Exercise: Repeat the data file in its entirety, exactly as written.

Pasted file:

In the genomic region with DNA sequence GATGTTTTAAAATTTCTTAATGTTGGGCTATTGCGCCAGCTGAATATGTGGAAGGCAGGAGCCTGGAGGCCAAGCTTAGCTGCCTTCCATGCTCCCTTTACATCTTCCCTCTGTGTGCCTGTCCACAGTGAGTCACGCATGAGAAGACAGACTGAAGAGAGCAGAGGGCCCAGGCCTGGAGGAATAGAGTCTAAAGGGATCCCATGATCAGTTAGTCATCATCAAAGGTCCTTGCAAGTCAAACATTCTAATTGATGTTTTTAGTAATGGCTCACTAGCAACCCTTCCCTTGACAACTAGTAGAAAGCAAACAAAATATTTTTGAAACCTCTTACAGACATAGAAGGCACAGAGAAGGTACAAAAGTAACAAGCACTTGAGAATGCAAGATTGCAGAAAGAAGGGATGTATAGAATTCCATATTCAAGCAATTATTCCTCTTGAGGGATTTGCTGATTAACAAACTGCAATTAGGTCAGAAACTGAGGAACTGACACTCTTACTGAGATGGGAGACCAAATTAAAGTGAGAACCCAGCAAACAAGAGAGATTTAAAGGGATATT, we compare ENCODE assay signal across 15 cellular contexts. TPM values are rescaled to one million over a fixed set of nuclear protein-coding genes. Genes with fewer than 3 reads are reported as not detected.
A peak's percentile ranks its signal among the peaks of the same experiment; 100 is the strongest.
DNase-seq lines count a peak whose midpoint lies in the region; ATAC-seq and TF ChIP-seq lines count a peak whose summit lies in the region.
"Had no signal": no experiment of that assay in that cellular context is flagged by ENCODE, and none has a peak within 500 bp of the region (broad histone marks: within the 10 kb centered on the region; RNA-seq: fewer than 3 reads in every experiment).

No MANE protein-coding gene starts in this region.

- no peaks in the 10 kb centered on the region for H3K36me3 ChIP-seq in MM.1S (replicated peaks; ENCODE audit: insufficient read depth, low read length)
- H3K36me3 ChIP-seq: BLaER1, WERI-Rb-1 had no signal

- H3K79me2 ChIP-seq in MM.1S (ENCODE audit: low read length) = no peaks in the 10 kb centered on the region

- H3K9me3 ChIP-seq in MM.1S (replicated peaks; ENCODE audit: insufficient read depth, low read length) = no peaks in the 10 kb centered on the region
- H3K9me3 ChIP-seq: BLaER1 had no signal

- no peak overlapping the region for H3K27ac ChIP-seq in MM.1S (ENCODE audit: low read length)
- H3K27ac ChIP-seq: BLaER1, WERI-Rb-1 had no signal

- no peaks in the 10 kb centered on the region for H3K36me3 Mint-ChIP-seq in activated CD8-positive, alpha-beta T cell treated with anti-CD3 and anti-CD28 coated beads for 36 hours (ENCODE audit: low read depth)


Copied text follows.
In the genomic region with DNA sequence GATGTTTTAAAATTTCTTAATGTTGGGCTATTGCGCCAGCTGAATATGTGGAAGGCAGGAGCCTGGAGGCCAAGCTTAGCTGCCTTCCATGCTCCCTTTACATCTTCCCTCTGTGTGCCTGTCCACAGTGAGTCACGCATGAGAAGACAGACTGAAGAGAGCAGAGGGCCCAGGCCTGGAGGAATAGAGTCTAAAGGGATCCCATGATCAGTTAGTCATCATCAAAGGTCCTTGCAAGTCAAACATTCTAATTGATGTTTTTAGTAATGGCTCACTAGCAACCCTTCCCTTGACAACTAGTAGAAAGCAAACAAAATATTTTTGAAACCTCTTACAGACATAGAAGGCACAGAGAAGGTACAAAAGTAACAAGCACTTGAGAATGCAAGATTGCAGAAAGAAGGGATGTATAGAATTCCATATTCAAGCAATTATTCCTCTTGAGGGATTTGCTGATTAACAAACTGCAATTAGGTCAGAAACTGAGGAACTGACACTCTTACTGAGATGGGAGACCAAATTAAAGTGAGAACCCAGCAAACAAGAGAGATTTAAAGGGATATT, we compare ENCODE assay signal across 15 cellular contexts. TPM values are rescaled to one million over a fixed set of nuclear protein-coding genes. Genes with fewer than 3 reads are reported as not detected.
A peak's percentile ranks its signal among the peaks of the same experiment; 100 is the strongest.
DNase-seq lines count a peak whose midpoint lies in the region; ATAC-seq and TF ChIP-seq lines count a peak whose summit lies in the region.
"Had no signal": no experiment of that assay in that cellular context is flagged by ENCODE, and none has a peak within 500 bp of the region (broad histone marks: within the 10 kb centered on the region; RNA-seq: fewer than 3 reads in every experiment).

No MANE protein-coding gene starts in this region.

- no peaks in the 10 kb centered on the region for H3K36me3 ChIP-seq in MM.1S (replicated peaks; ENCODE audit: insufficient read depth, low read length)
- H3K36me3 ChIP-seq: BLaER1, WERI-Rb-1 had no signal

- H3K79me2 ChIP-seq in MM.1S (ENCODE audit: low read length) = no peaks in the 10 kb centered on the region

- H3K9me3 ChIP-seq in MM.1S (replicated peaks; ENCODE audit: insufficient read depth, low read length) = no peaks in the 10 kb centered on the region
- H3K9me3 ChIP-seq: BLaER1 had no signal

- no peak overlapping the region for H3K27ac ChIP-seq in MM.1S (ENCODE audit: low read length)
- H3K27ac ChIP-seq: BLaER1, WERI-Rb-1 had no signal

- no peaks in the 10 kb centered on the region for H3K36me3 Mint-ChIP-seq in activated CD8-positive, alpha-beta T cell treated with anti-CD3 and anti-CD28 coated beads for 36 hours (ENCODE audit: low read depth)